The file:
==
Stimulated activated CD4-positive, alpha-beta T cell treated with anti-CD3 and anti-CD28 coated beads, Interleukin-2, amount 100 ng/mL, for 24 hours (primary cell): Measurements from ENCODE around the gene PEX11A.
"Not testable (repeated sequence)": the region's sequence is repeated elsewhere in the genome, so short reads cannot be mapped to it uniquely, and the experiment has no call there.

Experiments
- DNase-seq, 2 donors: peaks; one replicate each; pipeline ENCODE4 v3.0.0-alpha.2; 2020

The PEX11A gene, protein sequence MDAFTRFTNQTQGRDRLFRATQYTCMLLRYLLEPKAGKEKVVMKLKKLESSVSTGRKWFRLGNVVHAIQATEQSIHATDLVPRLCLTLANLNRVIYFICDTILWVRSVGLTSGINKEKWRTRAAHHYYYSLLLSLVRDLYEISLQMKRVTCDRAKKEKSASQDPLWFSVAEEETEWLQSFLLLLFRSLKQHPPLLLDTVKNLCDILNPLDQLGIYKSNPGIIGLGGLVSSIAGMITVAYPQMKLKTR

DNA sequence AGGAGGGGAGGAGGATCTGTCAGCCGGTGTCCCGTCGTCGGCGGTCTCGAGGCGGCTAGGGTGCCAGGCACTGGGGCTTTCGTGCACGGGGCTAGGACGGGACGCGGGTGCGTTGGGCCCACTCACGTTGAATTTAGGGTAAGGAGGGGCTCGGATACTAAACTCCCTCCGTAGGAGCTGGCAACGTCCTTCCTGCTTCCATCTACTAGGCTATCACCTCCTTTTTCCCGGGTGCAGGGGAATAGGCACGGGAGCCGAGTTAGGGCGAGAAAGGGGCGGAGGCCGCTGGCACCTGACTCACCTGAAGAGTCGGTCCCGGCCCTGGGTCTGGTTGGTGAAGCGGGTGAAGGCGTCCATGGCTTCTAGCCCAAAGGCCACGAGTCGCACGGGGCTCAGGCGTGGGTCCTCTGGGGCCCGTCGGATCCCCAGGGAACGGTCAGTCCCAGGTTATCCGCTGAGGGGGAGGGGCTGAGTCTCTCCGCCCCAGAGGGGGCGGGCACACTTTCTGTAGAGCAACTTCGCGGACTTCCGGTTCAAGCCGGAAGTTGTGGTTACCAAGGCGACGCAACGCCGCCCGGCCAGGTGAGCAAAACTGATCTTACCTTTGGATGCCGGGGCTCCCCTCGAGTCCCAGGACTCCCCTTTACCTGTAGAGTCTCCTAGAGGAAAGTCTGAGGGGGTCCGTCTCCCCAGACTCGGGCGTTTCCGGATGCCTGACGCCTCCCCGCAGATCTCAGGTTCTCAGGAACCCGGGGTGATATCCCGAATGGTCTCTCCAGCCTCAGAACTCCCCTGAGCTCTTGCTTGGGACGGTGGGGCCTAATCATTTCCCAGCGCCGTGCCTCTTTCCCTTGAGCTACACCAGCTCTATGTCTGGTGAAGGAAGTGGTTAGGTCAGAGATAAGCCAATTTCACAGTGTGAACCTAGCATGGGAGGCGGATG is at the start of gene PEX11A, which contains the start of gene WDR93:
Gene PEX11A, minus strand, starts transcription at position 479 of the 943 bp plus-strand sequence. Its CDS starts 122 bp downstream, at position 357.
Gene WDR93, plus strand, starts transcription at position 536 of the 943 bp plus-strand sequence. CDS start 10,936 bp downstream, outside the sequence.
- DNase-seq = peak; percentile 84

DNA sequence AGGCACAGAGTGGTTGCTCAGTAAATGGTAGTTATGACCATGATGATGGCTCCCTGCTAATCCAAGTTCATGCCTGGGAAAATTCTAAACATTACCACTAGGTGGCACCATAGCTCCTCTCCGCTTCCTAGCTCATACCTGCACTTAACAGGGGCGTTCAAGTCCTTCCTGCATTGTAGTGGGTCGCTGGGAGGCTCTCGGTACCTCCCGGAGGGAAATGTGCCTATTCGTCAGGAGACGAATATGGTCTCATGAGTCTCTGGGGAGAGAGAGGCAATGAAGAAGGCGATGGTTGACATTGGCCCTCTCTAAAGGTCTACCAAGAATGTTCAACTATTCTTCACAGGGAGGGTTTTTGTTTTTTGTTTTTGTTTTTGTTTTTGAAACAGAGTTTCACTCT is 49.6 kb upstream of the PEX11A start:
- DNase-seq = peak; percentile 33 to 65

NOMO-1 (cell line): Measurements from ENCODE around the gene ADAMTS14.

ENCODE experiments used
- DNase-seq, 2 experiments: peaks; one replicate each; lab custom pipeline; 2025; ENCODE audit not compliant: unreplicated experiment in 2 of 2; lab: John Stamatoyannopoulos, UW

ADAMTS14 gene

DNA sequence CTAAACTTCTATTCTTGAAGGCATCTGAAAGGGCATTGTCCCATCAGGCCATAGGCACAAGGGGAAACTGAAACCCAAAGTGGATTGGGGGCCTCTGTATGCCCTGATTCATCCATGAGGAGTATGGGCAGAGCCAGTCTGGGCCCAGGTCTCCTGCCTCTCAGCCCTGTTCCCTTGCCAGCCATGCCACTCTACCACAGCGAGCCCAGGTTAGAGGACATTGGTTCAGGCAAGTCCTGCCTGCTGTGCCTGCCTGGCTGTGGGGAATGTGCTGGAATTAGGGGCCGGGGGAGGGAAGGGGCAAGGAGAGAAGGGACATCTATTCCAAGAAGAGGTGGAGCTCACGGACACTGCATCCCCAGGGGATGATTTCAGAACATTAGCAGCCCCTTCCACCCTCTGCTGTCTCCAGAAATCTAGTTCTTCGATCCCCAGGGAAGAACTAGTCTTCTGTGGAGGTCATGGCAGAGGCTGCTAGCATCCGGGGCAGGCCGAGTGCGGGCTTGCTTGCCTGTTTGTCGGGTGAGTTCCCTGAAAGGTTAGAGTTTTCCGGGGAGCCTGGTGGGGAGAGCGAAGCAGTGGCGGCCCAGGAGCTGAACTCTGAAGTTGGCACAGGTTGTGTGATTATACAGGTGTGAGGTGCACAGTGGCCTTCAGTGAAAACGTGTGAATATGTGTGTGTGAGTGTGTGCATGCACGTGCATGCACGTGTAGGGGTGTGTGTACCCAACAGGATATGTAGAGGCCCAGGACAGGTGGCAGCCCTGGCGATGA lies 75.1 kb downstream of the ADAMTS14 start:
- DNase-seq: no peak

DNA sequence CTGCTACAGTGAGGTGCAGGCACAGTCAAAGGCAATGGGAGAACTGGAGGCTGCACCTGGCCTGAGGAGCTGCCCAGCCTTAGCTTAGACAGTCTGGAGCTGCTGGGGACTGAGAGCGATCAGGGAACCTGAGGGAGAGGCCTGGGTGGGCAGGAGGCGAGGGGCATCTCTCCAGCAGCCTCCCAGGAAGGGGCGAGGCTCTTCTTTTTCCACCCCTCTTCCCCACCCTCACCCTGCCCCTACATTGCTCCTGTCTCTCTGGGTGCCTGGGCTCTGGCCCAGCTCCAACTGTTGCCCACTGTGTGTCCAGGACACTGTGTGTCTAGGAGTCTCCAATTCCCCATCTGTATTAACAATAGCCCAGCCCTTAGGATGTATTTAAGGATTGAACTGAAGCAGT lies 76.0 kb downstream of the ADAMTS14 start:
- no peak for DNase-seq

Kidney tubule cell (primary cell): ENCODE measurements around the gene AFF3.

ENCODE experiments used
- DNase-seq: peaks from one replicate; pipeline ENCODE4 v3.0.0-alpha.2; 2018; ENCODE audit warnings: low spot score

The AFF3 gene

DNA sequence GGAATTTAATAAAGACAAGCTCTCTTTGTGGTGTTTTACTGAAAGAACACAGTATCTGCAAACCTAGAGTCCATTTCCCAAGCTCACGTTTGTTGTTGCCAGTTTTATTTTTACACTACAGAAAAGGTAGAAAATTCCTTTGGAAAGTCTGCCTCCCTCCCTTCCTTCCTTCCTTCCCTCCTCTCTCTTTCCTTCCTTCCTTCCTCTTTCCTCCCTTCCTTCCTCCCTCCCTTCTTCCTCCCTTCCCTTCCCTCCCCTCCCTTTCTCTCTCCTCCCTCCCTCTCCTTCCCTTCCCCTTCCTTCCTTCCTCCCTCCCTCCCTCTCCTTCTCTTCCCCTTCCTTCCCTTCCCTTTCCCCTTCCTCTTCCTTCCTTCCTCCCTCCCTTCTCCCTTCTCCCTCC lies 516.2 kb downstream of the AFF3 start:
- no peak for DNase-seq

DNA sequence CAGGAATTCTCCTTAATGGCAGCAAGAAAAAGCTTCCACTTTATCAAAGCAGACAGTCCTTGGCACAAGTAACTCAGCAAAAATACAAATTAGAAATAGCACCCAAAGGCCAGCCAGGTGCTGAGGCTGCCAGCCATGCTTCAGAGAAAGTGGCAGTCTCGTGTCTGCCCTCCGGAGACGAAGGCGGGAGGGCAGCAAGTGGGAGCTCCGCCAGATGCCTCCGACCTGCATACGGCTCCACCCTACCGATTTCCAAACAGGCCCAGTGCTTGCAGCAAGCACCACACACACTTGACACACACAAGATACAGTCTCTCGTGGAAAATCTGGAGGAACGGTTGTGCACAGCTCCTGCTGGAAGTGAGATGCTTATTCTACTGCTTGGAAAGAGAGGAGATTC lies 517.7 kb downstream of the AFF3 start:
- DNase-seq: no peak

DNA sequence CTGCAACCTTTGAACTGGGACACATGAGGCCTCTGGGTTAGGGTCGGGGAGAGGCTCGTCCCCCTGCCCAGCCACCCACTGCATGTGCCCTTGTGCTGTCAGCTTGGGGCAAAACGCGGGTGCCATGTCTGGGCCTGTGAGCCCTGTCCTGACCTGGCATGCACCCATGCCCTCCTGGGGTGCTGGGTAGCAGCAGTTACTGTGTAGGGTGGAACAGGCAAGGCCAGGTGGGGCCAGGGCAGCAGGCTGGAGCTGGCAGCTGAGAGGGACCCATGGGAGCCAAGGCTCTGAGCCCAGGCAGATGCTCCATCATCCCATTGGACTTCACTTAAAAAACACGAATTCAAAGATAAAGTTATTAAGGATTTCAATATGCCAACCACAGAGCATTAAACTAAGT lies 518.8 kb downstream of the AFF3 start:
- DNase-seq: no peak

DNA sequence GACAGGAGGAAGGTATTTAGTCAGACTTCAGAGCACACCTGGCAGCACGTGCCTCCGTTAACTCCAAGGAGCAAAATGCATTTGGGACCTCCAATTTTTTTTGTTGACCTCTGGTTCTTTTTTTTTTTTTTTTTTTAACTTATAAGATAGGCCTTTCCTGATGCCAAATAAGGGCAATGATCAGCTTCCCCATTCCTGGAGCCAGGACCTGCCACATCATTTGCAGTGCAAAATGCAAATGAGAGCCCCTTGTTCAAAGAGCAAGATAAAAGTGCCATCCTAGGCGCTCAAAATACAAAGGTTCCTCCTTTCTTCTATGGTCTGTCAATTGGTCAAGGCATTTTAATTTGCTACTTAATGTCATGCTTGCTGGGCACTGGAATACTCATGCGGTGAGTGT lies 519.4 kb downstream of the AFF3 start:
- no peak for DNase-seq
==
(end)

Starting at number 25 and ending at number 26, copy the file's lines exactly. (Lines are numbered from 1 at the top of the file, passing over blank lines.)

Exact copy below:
- no peak for DNase-seq

DNA sequence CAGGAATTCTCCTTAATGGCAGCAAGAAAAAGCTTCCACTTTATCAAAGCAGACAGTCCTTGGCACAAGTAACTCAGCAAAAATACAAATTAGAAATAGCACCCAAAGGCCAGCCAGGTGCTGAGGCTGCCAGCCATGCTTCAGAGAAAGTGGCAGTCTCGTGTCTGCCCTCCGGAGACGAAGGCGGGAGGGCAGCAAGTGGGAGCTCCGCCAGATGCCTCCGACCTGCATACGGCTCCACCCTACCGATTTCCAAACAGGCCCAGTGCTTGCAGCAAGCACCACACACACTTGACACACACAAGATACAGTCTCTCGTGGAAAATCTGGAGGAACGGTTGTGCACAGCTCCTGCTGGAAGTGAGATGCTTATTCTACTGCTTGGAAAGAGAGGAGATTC lies 517.7 kb downstream of the AFF3 start: